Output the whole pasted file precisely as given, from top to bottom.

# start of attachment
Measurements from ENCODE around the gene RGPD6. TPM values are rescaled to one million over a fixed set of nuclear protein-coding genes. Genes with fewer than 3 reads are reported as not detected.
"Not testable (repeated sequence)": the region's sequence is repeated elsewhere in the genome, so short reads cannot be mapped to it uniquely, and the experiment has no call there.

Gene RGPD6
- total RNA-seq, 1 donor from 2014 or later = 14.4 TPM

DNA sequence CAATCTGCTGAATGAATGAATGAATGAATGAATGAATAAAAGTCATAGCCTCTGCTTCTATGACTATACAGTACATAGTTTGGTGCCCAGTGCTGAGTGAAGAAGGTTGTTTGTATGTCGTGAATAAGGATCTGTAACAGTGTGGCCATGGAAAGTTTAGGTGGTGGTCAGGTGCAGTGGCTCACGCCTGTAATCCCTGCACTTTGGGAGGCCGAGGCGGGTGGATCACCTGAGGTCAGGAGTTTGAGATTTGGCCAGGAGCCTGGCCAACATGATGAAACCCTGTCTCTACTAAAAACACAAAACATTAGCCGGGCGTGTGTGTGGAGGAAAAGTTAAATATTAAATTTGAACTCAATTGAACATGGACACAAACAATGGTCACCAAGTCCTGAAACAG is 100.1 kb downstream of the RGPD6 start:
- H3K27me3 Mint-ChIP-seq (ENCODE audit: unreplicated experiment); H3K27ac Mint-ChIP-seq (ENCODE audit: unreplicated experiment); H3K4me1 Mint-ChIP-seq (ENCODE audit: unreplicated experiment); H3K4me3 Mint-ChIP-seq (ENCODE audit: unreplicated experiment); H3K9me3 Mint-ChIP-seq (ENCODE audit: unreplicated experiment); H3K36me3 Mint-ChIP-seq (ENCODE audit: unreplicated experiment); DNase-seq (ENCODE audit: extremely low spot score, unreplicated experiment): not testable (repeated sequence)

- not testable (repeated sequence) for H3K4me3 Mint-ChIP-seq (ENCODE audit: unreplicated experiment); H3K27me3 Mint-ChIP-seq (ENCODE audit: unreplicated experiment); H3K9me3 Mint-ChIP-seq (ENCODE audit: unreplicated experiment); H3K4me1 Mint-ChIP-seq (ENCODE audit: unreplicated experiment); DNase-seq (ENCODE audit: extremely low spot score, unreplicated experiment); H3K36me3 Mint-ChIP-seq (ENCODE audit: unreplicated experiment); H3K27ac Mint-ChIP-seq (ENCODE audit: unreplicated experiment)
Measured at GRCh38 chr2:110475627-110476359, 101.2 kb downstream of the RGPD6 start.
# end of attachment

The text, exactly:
Measurements from ENCODE around the gene RGPD6. TPM values are rescaled to one million over a fixed set of nuclear protein-coding genes. Genes with fewer than 3 reads are reported as not detected.
"Not testable (repeated sequence)": the region's sequence is repeated elsewhere in the genome, so short reads cannot be mapped to it uniquely, and the experiment has no call there.

Gene RGPD6
- total RNA-seq, 1 donor from 2014 or later = 14.4 TPM

DNA sequence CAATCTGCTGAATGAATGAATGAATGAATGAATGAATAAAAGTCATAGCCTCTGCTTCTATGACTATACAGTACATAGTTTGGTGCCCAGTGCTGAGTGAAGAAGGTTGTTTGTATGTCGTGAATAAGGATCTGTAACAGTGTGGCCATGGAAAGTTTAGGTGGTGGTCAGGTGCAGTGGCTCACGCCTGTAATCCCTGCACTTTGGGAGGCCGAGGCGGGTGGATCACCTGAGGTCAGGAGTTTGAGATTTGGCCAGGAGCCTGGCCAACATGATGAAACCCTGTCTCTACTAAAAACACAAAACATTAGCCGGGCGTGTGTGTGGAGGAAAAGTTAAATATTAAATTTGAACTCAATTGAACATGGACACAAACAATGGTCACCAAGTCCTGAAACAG is 100.1 kb downstream of the RGPD6 start:
- H3K27me3 Mint-ChIP-seq (ENCODE audit: unreplicated experiment); H3K27ac Mint-ChIP-seq (ENCODE audit: unreplicated experiment); H3K4me1 Mint-ChIP-seq (ENCODE audit: unreplicated experiment); H3K4me3 Mint-ChIP-seq (ENCODE audit: unreplicated experiment); H3K9me3 Mint-ChIP-seq (ENCODE audit: unreplicated experiment); H3K36me3 Mint-ChIP-seq (ENCODE audit: unreplicated experiment); DNase-seq (ENCODE audit: extremely low spot score, unreplicated experiment): not testable (repeated sequence)

- not testable (repeated sequence) for H3K4me3 Mint-ChIP-seq (ENCODE audit: unreplicated experiment); H3K27me3 Mint-ChIP-seq (ENCODE audit: unreplicated experiment); H3K9me3 Mint-ChIP-seq (ENCODE audit: unreplicated experiment); H3K4me1 Mint-ChIP-seq (ENCODE audit: unreplicated experiment); DNase-seq (ENCODE audit: extremely low spot score, unreplicated experiment); H3K36me3 Mint-ChIP-seq (ENCODE audit: unreplicated experiment); H3K27ac Mint-ChIP-seq (ENCODE audit: unreplicated experiment)
Measured at GRCh38 chr2:110475627-110476359, 101.2 kb downstream of the RGPD6 start.